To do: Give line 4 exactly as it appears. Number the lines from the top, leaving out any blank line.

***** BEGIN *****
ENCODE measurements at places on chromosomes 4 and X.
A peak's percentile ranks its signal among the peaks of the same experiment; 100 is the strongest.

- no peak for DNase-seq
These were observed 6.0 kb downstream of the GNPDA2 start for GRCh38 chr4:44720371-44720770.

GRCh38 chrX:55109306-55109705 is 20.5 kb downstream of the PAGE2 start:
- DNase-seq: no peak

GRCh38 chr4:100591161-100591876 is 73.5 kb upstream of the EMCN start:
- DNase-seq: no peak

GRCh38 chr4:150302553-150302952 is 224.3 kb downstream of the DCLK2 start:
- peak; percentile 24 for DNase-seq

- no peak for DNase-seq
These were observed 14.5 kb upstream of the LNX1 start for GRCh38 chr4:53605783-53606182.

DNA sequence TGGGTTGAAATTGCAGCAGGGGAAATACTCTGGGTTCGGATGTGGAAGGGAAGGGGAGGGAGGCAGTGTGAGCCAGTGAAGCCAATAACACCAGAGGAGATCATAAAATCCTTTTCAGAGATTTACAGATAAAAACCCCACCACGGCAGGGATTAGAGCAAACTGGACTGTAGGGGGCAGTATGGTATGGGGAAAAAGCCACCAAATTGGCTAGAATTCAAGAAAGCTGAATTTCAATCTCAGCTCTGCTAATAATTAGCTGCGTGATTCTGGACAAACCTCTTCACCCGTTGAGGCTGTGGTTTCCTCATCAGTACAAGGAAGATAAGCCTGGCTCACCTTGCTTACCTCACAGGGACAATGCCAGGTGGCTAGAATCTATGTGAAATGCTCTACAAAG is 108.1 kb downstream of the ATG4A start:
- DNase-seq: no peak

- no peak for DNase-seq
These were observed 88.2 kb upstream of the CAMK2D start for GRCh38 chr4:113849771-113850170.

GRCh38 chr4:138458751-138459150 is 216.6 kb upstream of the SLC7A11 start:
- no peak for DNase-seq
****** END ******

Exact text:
These were observed 6.0 kb downstream of the GNPDA2 start for GRCh38 chr4:44720371-44720770.